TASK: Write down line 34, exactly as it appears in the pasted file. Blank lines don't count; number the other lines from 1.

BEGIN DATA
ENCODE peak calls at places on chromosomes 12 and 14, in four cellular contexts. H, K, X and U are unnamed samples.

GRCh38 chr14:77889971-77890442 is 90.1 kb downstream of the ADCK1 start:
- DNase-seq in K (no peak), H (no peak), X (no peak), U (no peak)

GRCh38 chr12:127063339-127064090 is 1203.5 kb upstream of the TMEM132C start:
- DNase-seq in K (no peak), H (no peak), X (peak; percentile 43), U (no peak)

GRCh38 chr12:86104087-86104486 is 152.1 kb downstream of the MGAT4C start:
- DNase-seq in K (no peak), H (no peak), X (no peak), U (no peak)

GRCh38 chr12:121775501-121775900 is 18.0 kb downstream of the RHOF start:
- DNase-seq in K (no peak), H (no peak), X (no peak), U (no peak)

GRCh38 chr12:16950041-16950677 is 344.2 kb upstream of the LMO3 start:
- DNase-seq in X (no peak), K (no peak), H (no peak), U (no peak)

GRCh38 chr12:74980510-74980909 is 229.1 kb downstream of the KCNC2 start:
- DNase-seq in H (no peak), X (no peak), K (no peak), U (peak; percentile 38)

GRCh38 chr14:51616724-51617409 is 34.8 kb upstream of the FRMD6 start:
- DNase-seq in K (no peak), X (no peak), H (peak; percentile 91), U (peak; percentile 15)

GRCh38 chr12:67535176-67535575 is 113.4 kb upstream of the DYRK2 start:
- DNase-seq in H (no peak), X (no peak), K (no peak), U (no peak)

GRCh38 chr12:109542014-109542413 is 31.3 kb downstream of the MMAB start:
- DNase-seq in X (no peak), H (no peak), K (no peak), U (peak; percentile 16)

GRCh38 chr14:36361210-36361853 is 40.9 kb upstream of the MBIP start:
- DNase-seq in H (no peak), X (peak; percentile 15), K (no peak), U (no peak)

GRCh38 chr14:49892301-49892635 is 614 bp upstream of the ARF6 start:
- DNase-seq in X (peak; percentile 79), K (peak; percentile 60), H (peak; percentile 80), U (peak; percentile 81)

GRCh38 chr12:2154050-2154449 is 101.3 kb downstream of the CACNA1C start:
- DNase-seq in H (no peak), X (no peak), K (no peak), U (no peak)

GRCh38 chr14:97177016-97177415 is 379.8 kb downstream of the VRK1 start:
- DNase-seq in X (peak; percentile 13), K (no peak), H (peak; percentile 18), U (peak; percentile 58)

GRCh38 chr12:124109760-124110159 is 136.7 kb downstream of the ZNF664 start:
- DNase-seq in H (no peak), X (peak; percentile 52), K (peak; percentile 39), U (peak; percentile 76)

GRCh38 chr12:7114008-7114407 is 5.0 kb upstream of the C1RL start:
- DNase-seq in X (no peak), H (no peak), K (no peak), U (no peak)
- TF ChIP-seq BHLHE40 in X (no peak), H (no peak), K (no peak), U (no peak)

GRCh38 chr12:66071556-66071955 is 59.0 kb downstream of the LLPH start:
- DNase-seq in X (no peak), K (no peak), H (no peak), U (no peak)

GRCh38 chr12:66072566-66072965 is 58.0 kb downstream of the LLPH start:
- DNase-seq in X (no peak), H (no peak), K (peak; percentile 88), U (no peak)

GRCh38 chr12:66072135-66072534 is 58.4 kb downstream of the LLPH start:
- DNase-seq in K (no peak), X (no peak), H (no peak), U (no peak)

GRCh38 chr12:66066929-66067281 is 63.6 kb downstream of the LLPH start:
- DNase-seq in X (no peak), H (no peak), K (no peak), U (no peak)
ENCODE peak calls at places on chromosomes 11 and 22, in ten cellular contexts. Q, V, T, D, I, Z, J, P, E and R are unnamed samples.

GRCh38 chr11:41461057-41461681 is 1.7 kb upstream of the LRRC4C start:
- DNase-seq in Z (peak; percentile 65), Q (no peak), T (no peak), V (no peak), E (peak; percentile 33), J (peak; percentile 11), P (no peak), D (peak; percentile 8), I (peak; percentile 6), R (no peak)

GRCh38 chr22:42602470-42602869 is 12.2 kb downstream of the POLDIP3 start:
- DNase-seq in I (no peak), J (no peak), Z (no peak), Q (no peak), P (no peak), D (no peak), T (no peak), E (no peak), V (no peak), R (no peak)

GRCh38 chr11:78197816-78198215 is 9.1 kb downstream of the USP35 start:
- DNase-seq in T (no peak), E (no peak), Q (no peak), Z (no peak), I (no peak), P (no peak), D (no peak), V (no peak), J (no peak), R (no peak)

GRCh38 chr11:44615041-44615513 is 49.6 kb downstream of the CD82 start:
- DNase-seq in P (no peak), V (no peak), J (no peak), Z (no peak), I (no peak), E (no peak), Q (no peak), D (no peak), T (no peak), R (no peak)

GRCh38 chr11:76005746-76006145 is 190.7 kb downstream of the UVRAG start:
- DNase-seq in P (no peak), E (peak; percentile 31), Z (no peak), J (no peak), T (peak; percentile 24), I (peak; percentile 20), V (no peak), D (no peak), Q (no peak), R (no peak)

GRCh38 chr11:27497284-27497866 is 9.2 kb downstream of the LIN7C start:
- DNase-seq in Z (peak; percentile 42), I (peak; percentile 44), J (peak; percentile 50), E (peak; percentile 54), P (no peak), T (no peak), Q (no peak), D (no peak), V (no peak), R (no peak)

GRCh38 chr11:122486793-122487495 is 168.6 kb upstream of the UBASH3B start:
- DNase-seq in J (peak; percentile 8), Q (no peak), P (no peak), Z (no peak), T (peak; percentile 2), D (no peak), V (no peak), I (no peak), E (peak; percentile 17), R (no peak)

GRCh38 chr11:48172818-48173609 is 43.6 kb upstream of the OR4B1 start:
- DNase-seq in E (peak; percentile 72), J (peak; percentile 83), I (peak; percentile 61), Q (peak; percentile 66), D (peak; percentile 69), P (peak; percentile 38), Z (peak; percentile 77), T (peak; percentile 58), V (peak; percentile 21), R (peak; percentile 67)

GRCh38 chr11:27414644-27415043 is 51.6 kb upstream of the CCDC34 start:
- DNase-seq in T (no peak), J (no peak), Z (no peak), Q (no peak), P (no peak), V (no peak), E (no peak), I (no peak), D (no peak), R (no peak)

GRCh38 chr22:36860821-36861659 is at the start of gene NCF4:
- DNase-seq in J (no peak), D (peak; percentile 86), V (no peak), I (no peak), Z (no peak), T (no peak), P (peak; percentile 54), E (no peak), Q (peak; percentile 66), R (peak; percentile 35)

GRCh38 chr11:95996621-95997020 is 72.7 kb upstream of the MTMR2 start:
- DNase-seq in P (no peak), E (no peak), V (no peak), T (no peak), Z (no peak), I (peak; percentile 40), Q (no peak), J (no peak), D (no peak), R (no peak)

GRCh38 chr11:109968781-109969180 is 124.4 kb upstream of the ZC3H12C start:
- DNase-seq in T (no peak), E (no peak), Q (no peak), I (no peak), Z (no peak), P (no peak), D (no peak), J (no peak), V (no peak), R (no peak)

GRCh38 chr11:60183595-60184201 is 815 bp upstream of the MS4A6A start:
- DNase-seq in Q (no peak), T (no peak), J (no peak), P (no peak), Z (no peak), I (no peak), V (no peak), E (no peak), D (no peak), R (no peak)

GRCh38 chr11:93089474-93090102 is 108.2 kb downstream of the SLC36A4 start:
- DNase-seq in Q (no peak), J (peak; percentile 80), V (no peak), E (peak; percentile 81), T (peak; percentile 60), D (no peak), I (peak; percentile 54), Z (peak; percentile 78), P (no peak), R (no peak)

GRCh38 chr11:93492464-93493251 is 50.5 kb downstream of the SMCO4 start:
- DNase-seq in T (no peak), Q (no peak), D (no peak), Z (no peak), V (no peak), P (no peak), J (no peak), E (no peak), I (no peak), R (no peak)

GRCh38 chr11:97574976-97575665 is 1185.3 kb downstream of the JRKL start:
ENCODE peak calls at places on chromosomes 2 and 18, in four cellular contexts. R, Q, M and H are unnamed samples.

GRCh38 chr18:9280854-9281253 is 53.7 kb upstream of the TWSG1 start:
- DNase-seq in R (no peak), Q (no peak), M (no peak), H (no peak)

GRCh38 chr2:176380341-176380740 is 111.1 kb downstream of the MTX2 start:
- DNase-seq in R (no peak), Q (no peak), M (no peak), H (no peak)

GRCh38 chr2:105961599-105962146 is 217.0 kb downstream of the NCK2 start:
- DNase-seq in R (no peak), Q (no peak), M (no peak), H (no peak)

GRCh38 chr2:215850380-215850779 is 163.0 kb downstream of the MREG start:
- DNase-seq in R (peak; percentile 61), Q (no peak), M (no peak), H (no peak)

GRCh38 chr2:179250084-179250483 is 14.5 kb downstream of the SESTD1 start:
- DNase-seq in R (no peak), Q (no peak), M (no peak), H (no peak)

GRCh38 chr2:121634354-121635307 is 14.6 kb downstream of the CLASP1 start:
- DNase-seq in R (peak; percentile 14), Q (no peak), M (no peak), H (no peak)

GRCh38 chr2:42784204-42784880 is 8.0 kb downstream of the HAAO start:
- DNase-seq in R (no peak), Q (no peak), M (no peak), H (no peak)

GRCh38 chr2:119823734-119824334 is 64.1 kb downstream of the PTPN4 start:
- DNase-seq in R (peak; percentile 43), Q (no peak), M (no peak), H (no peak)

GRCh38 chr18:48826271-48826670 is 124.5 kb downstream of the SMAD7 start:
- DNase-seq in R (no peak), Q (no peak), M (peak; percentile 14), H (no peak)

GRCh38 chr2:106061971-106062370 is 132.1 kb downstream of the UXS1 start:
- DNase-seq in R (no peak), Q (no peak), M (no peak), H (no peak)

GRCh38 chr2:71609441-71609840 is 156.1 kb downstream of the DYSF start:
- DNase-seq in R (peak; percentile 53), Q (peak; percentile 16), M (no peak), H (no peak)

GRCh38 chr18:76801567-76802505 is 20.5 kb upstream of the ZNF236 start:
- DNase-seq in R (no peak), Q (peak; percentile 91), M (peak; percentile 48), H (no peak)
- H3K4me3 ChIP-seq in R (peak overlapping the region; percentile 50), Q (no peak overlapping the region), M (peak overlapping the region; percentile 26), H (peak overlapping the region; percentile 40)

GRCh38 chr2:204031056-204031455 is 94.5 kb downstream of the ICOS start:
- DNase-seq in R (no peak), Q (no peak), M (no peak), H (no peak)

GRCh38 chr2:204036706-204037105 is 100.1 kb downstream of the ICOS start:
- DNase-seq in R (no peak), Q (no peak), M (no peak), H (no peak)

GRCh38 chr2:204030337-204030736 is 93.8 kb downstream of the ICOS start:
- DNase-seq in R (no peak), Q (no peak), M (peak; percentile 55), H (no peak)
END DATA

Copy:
- DNase-seq in X (no peak), K (no peak), H (no peak), U (no peak)